“Truth is Truth” – Alex Toth on Carmine Infantino

In today’s day and age when all we hear is praise from one professional to another, it’s worth remembering that, sometimes, creators in the comic book industry just don’t get along for whatever reason.  This previously unseen letter from Alex Toth to a friend of his (I’m not at liberty to reveal the name of the recipient) is a classic case.  The only thing removed from this letter is text totally unrelated to the subject at hand.  The letter was written in January 1976, shortly after Jenette Kahn took over from Carmine Infantino as DC Comics publisher.

Toth and Infantino went back to the late 1940s when they both began working at DC.  Joe Kubert had rented an apartment and used it as a studio, sharing the space with Toth along with other artists such as Irwin Hansen and Frank Giacoia.  Infantino never worked there, but often visited and recounted several times later how the artists, and others, would socialise and discuss each other’s work.  While at DC Toth worked with Infantino, but that doesn’t mean they were in the same room during this time.  From DC Toth moved over to Standard where he worked in the company with Ross Andru, an artist that Toth praised later in life.
While Toth was alive Infantino was gracious when it came to his thoughts.  Witness this exchange between Gary Groth and Infantino for The Comics Journal:
GROTH: (Nick) Cardy was terrific.
INFANTINO: Oh, to me, he is one of the best in the business. He and Alex [Toth] I think are the best. That’s my opinion, then and now.
GROTH: Alex’s work from the ’50s was just gorgeous.
INFANTINO: He was brilliant.
(The Comics Journal #191)

In saying that there is a clue to the animosity between the two men, in an interview that Infantino gave to Comic Book Artist.
CBA: Were you friends with Alex Toth?
Carmine: I knew Alex. One time, Joe Kubert brought a story in to me that Alex had written and Joe said to me, "Alex wrote a story I didn't request! What should I do?" I said, "You're the editor. You make the decision." Alex was angered over that. I haven't heard from him since.
(Comic Book Artist #1)

Those two quotes were given by Infantino when Toth was still alive.  Once Toth passed away Infantino began to let his feelings out.  In October, 2010, Twomorrows published an extended interview with Infantino as a book.  Titled, Carmine Infantino: Penciler, Publisher, Provocateur, it had two interesting sections relating to Toth and Infantino.
“Julie (Schwartz) played pinochle with Milt Snappin during his lunch hour.  That was a scared time for him.  That’s why Alex Toth had that fight with Julie.  Alex came in at lunch time and asked for his paycheck.  Julie told him to wait until he’d finished lunch.  Now, everybody knew not to bother Julie during that time, but Alex didn’t care.  He wanted his money now.  Julie could have given Alex his check, it’d only have taken a moment of his time, but he didn’t want to do it.  He wanted to play cards and have lunch and be left alone.  I think there was tension between them anyway.  Alex hated drawing Jimmy Wakely and he wanted to draw only what he wanted to draw.  Well, you couldn’t take that attitude with Julie.  He was the boss and didn’t put up with a lot of nonsense.  So they had a fight, and Alex walked out.  Both of those guys were stubborn.”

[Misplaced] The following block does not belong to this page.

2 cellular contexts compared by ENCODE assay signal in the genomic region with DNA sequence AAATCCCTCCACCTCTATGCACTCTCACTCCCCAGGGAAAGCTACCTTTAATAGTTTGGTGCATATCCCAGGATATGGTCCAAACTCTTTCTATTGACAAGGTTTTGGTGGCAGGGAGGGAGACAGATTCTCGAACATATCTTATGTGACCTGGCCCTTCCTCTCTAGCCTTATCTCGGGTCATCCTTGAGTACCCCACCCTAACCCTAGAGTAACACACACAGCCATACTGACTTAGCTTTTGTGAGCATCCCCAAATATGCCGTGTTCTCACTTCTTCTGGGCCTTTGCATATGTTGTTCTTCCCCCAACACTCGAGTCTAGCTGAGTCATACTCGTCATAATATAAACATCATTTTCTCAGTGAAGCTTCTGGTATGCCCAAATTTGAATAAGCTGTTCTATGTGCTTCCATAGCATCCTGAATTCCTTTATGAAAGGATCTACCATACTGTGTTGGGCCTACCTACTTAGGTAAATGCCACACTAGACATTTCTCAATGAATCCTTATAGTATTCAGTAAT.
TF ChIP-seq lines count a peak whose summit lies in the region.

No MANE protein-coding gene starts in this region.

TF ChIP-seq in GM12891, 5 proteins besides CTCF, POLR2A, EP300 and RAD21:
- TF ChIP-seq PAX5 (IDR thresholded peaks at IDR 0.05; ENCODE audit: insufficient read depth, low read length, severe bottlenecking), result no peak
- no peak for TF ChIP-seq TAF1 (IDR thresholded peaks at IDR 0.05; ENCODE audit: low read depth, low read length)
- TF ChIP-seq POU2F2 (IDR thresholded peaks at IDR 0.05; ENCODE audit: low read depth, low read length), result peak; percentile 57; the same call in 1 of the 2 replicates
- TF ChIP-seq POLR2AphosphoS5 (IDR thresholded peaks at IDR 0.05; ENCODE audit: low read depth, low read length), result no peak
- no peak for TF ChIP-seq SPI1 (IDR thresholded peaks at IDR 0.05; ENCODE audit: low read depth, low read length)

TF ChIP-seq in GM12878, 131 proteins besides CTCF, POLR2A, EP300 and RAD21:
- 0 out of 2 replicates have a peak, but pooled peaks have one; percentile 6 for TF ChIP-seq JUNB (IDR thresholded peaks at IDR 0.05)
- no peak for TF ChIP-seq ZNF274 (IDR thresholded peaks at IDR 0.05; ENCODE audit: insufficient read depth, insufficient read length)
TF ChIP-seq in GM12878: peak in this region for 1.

Later in the same book Infantino hinted at the issues between himself and Toth.
“I know his personality went through some mad changes later, but back then he was a nice, quiet, young guy and a nice-looking guy too.  He talked when he had something to say, but he didn’t go on like Gil Kane would.  Later on I tried to work with Alex to keep him at DC, but it didn’t work out.  He became difficult to work with.  You know the story about Joe Kubert rejecting Alex’s ‘Enemy Ace’ story?  Alex changed Kanigher’s story into one of his own.  Joe sent it back to him – the entire story.  That was the right thing to do.  It was disrespectful to Joe.  You don’t do that to your editor.  I’m sorry he became an unhappy man.  Alex was one of the all-time greats and he could done even more than he did.  Well it was a shame to see him not use his talent.  There was nothing beyond his capabilities.”
(both quotes from Carmine Infantino: Penciler, Publisher, Provocateur)

Despite Infantino attempting to shift the blame away from himself when it came to Toth’s issues with DC, and it is worth nothing that Toth did work at DC once Infantino was gone, according to his screed, Toth let Infantino and others know the exact reasons why he wasn’t willing to work at DC during Infantino’s tenure as publisher – Toth thought he, Infantino, was incompetent.

Toth was never known for being a shrinking violet when it came to expressing his opinions – his critique of Steve Rude is an industry classic.  He was forthright and often brutally blunt when asked what he really thought about people, however this often served him in good stead as his praise was just as honest.  If he liked someone then they generally knew about it, if he didn’t like someone, well, they generally knew about it too.  And Alex Toth clearly didn’t have much time for Carmine Infantino.  Still, Infantino wasn’t about to pick a fight with Toth, not while Toth was alive.  He might have been a lot of things, but Infantino wasn’t that stupid.  

Here, for the first time ever, is Toth on Infantino.  

Alex Toth was no saint, but then neither was Carmine Infantino.


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